6Mulleners WM, Kim BK, Láinez MJA, et al. Safety and efficacy of galcanezumab in patients for whom previous migraine preventive medication from two to four categories had failed (CONQUER): a multicentre, randomised, double-blind, placebo-controlled, phase 3b trial. Lancet Neurol. 2020;19(10):814-825. http://dx.doi.org/10.1016/S1474-4422(20)30279-9

7Camporeale A, Kudrow D, Sides R, et al. A phase 3, long-term, open-label safety study of galcanezumab in patients with migraine. BMC Neurol. 2018;18(1):188. http://dx.doi.org/10.1186/s12883-018-1193-2

8Sakai F, Ozeki A, Skljarevski V. Efficacy and safety of galcanezumab for prevention of migraine headache in Japanese patients with episodic migraine: a phase 2 randomized controlled clinical trial. Cephalalgia Rep. 2020;3:251581632093257. http://dx.doi.org/10.1177/2515816320932573

9Stauffer VL, Wang S, Bonner J, et al. Evaluation of injection-site-related adverse events with galcanezumab: a post hoc analysis of phase 3 studies in participants with migraine. BMC Neurol. 2020;20(1):194. https://doi.org/10.1186/s12883-020-01775-4

10Data on file, Eli Lilly and Company and/or one of its subsidiaries.

11Stauffer VL, Sides R, Lanteri-Minet M, et al. Comparison between prefilled syringe and autoinjector devices on patient-reported experiences and pharmacokinetics in galcanezumab studies. Patient Prefer Adherence. 2018;12:1785-1795. http://dx.doi.org/10.2147/ppa.s170636

12Stauffer VL, Lanteri-Minet M, García-Azorín D, et al. Characterization of injection-site reactions from the CONQUER study of galcanezumab in patients with treatment-resistant migraine. Cephalalgia. 2020;40(suppl 1):18-110. Migraine Trust Virtual 2020 - Digital Symposium abstract MTV20-DP-053. https://doi.org/10.1177/0333102420962305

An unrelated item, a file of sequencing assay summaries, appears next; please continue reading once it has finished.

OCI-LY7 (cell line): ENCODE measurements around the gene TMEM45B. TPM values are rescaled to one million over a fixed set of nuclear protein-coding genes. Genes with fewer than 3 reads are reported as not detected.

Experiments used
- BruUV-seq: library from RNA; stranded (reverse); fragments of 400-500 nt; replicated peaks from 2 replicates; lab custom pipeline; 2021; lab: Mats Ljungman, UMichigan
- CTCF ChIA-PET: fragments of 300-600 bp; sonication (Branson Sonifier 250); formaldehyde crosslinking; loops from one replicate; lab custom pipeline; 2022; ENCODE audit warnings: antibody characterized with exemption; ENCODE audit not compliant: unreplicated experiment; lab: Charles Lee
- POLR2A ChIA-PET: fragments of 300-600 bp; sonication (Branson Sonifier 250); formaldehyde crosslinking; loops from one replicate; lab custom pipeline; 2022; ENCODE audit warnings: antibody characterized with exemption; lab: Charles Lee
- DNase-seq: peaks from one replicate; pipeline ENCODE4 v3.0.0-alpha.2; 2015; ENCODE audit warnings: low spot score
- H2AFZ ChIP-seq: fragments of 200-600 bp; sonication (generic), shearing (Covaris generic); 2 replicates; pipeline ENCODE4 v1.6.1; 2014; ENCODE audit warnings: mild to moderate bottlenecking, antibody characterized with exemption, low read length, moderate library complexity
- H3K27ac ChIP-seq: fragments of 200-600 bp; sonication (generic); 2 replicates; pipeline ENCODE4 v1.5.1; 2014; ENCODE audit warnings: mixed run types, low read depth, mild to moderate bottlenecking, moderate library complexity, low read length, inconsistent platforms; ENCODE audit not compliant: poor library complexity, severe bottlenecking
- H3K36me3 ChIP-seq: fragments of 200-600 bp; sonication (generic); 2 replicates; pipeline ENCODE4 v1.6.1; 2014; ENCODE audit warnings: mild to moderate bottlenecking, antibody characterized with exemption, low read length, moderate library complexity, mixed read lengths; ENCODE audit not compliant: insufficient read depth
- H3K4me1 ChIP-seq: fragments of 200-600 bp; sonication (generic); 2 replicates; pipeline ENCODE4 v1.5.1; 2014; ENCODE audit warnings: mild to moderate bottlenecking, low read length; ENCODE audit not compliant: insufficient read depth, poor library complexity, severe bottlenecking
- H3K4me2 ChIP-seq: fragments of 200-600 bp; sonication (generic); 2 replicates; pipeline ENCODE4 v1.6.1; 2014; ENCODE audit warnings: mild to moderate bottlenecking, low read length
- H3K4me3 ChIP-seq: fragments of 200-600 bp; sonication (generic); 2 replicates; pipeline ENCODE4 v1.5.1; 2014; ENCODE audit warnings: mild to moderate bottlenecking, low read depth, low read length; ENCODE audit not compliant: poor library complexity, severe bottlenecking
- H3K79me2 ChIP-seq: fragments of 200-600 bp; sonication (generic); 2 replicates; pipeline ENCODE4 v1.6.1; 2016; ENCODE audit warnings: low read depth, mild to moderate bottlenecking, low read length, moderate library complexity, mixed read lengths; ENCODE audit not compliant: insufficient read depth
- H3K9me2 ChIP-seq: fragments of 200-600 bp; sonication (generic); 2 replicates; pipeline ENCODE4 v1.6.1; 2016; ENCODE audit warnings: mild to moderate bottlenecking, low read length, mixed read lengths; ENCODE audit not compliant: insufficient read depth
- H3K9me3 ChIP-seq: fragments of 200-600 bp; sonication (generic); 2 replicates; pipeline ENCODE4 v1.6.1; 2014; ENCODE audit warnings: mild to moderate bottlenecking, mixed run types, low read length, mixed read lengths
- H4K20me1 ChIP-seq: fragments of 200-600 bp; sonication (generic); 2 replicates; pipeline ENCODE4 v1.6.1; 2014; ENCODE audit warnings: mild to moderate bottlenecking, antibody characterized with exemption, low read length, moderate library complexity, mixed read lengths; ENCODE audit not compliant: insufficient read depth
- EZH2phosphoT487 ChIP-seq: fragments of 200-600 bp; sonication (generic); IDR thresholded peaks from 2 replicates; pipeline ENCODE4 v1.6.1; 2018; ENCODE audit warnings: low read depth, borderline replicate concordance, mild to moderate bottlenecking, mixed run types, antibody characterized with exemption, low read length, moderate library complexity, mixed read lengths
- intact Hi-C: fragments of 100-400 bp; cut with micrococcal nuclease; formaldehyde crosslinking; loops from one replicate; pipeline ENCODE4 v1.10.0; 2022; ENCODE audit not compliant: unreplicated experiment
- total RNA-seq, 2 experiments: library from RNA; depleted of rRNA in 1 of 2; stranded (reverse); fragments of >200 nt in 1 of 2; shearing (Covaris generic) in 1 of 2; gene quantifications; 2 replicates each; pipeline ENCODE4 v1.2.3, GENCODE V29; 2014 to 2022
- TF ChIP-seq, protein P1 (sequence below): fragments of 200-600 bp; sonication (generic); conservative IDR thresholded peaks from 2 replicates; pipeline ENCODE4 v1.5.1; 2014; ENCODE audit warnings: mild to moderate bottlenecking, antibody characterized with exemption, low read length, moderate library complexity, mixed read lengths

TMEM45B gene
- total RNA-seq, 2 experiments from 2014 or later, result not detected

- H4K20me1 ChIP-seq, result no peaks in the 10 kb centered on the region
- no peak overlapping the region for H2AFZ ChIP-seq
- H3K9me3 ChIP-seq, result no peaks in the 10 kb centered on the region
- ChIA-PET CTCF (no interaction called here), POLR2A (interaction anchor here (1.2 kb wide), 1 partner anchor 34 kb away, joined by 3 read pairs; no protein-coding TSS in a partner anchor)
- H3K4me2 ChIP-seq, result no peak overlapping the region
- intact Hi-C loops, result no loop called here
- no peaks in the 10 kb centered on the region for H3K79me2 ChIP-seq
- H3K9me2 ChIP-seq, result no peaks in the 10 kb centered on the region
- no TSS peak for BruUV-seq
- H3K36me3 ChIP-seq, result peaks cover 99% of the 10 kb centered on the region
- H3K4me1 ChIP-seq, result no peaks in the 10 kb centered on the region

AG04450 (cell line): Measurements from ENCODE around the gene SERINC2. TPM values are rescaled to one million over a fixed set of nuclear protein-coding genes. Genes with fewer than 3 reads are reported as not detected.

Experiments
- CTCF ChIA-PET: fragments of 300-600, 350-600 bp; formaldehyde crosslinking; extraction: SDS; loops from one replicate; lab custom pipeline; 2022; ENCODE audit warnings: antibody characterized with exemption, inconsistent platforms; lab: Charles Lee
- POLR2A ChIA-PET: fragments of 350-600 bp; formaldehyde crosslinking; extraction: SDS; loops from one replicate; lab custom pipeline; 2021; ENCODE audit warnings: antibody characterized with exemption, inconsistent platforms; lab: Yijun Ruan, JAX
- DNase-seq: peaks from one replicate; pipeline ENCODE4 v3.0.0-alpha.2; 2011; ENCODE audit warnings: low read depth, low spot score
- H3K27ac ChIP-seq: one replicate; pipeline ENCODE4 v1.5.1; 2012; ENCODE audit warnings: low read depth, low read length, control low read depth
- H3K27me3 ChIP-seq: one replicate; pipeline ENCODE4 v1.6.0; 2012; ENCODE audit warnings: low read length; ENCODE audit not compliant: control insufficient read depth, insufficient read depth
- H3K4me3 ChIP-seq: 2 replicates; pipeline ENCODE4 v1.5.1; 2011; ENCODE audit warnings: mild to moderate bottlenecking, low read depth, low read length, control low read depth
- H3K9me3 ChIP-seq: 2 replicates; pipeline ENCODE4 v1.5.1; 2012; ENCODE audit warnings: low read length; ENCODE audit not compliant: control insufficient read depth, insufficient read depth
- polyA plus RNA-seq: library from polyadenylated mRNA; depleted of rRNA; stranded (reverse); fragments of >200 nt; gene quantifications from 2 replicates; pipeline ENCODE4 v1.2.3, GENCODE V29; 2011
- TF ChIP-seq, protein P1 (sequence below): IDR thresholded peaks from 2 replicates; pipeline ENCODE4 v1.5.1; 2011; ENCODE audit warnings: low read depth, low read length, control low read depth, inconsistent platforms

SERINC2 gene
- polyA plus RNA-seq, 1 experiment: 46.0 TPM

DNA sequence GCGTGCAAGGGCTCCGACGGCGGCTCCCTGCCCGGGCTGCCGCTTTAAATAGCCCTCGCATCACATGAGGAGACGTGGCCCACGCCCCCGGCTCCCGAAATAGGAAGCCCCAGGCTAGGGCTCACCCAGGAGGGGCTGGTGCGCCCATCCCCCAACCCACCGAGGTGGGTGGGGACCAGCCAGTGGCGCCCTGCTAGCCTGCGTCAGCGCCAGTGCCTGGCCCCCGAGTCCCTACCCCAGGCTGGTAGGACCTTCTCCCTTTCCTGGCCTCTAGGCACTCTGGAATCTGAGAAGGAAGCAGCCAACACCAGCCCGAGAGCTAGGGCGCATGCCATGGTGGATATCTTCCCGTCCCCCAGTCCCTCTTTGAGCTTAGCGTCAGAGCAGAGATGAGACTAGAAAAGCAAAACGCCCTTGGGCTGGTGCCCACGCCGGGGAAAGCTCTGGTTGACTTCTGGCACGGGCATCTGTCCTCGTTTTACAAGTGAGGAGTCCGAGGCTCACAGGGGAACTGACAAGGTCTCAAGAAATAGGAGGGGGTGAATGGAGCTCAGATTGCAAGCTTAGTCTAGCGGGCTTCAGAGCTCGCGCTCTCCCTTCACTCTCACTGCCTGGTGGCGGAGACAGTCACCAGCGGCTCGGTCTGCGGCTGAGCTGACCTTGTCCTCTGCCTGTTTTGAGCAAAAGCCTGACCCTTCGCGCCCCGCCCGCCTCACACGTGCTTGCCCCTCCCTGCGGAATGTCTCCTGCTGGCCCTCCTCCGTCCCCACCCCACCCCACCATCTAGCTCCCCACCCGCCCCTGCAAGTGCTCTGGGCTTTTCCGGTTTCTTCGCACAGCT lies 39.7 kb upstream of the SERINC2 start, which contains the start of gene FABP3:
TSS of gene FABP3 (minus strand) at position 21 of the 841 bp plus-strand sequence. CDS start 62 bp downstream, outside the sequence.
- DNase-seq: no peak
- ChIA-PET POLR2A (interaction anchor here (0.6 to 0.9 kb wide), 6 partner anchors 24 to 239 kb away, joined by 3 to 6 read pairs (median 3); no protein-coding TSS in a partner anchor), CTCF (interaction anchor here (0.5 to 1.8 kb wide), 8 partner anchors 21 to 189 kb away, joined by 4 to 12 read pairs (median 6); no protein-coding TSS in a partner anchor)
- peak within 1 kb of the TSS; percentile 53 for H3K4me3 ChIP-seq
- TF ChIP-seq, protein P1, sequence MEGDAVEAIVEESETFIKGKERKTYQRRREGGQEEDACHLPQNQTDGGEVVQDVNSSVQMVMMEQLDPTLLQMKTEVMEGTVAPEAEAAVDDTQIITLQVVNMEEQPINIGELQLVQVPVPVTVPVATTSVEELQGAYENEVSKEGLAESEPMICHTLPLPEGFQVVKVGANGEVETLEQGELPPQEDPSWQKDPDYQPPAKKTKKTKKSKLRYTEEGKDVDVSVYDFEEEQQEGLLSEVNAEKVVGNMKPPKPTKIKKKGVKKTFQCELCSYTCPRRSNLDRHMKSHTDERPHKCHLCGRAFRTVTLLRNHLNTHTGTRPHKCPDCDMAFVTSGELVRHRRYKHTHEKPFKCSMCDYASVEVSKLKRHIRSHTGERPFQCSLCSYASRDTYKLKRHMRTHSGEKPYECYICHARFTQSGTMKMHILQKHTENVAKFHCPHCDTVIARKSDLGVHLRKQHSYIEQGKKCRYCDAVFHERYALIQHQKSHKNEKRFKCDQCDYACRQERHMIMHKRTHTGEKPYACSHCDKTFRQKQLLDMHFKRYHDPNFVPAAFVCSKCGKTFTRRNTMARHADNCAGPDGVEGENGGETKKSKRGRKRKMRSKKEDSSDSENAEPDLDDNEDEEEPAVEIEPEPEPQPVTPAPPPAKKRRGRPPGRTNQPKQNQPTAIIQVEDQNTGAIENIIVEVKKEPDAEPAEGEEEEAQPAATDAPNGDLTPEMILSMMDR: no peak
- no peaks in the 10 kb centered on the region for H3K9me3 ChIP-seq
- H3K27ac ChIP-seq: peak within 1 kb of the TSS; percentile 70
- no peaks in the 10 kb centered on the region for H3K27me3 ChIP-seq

13Martinez JM, Hindiyeh N, Anglin G, et al. Assessment of immunogenicity from galcanezumab phase 3 trials in patients with episodic or chronic migraine. Cephalalgia. 2020;40(9):978-989. https://doi.org/10.1177/0333102420920642

14Goldman SA. Limitations and strengths of spontaneous reports data. Clin Ther. 1998;20(suppl 3):C40-C44. http://dx.doi.org/10.1016/S0149-2918(98)80007-6

15Ogston-Tuck S. Subcutaneous injection technique: an evidence-based approach. Nurs Stand. 2014;29(3):53-58. http://dx.doi.org/10.7748/ns.29.3.53.e9183

16EMGALITY [patient package insert]. Eli Lilly and Company: Indianapolis, IN; 2019.

17Workman B. Safe injection techniques. Nurs Stand. 1999;13(39):47-53. https://doi.org/10.7748/ns1999.06.13.39.47.c2623

Glossary

AE = adverse event

MedDRA = Medical Dictionary for Regulatory Activities

NSAID = nonsteroidal anti-inflammatory drug

SAE = serious adverse event

SQ = subcutaneous

TE ADA = treatment-emergent anti-drug antibodies

TEAE = treatment-emergent adverse event

This medicinal product is subject to additional monitoring. This will allow quick identification of new safety information. Healthcare professionals are asked to report any suspected adverse reactions.

Date of Last Review: 12 November 2020